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Pensioner's fury at 28% care bill hike

PUBLISHED: 06:42 04 February 2003 | UPDATED: 16:15 24 February 2010

By Liz Hearnshaw

A FURIOUS pensioner has criticised social service bosses after being told the cost of providing home care for his seriously-ill wife will rise by 28%.

By Liz Hearnshaw

A FURIOUS pensioner has criticised social service bosses after being told the cost of providing home care for his seriously-ill wife will rise by 28%.

Donald Wildbore, 75, whose 79-year-old wife needs extra help from Suffolk County Council twice daily, criticised the increase which will see his hourly care bills rise from £8.96 to £11.50.

The increase come just one day after the East Anglian Daily Times revealed council tax bills in Suffolk could rise by 18% this year - to meet the spiralling cost of social care.

Mr and Mrs Wildbore, who live in Bury St Edmunds, have been asked to meet the full cost of care after returning a means form to the council showing savings in excess of £19,000.

But Mr Wildbore, whose wife suffers from dementia, said his family were being penalised for keeping savings designed to safeguard their future.

“This is an enormous jump and I do not know how the council can justify it. It is an awful lot of money,” said Mr Wildbore.

“It seems those who have been prudent and can afford to pay for care are also meeting the costs for those who can't.

“But care for my wife is my main priority, so I am left with no choice. I'm sure there will be lots of other people in the same boat as myself.”

Mrs Wildbore - whose Christian name has not been disclosed on the wishes of her husband - gets a pension of £48 per week.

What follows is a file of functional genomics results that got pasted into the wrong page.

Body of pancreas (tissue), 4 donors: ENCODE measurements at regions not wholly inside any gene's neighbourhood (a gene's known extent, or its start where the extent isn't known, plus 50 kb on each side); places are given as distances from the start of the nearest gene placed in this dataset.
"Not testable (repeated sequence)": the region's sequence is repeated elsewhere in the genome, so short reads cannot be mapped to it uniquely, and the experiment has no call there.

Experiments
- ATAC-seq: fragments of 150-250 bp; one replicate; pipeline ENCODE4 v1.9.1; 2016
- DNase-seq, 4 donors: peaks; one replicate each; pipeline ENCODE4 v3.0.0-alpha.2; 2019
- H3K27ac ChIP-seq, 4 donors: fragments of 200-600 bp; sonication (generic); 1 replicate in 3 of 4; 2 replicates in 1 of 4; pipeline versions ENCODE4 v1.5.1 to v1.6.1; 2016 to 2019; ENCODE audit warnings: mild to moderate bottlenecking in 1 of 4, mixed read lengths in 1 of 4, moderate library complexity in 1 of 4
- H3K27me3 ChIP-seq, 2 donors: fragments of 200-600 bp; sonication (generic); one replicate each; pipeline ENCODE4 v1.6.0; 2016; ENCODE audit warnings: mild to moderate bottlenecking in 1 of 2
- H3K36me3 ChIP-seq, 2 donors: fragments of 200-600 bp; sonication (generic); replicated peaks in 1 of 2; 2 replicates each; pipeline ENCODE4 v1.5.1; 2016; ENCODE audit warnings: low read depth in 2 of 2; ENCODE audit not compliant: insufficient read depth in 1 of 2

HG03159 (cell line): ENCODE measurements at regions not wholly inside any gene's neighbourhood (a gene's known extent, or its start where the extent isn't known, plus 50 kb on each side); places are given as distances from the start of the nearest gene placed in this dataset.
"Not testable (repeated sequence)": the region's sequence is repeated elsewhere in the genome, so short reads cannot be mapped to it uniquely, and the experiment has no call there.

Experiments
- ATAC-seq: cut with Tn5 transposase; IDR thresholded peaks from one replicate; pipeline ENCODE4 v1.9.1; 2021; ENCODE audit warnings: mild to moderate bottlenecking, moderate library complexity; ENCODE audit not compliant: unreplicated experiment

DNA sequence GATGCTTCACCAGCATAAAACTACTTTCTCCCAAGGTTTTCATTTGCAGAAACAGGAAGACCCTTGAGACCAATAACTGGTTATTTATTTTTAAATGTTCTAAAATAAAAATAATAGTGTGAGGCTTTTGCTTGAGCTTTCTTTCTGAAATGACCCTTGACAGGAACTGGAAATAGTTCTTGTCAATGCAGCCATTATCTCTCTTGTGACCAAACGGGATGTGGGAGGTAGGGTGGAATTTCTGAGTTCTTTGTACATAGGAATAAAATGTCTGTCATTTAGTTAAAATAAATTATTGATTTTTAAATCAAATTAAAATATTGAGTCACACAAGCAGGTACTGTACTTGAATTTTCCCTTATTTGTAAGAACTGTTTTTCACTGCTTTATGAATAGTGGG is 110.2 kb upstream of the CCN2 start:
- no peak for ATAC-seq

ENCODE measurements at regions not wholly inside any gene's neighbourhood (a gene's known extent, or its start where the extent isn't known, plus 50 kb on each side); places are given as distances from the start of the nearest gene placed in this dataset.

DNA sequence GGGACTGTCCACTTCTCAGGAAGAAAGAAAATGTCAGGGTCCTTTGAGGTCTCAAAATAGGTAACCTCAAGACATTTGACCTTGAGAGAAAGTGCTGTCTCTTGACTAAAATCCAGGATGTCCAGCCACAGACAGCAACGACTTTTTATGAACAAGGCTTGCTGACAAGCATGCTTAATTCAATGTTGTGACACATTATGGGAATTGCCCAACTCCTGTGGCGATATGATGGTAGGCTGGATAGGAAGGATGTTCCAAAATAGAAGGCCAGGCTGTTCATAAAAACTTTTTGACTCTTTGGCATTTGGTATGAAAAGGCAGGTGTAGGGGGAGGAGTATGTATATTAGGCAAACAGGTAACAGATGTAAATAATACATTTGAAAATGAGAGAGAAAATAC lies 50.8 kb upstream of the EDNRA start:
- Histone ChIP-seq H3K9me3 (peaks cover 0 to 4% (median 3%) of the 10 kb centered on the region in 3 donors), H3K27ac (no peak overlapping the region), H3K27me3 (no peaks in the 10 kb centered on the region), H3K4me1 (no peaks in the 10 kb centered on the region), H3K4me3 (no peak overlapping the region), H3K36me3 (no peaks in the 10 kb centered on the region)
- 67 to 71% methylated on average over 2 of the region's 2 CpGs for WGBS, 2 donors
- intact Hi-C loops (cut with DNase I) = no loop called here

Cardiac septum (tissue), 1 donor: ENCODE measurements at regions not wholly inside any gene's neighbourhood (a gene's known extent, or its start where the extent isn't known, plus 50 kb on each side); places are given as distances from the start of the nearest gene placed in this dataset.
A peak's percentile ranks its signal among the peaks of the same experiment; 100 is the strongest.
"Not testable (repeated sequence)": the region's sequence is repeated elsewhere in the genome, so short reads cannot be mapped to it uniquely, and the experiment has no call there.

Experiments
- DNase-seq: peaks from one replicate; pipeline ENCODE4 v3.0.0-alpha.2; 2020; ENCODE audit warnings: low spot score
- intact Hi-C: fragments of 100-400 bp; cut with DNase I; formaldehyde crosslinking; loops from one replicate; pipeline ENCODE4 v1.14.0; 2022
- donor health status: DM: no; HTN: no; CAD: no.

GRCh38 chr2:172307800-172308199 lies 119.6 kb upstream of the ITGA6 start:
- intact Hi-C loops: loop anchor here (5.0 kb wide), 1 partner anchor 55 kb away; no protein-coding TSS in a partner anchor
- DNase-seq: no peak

From this sum and her savings, she must pay for home care, plus residential home fees for periods when she requires respite care.

Mr Wildbore said: “We need people to come in and change my wife's clothes, wash and dress her.

“I need to increase the number of hours these people visit as people with this illness can be extremely unco-operative. That will leave me facing massive bills every annum.”

He added: “The periods of respite care we pay for could add another £6,000 to our annual bills, which is a double whammy.

“I obviously want the best care for my wife and did not object to paying £8.96 - but I expected this cost to rise by the rate of inflation, not 28%.”

But a spokesman for Suffolk County Council said: “This cost is the same as the council pay to buy the care from the private or independent sector.

“The system now more closely reflects people's ability to pay and as a result of the changes we have made, 3,000 more people are likely to pay nothing.

“How much people are asked to pay depends on a detailed assessment of their income and capital, as well as how much care they receive.”

The new charging policies will come into effect in April.

liz.hearnshaw@eadt.co.uk


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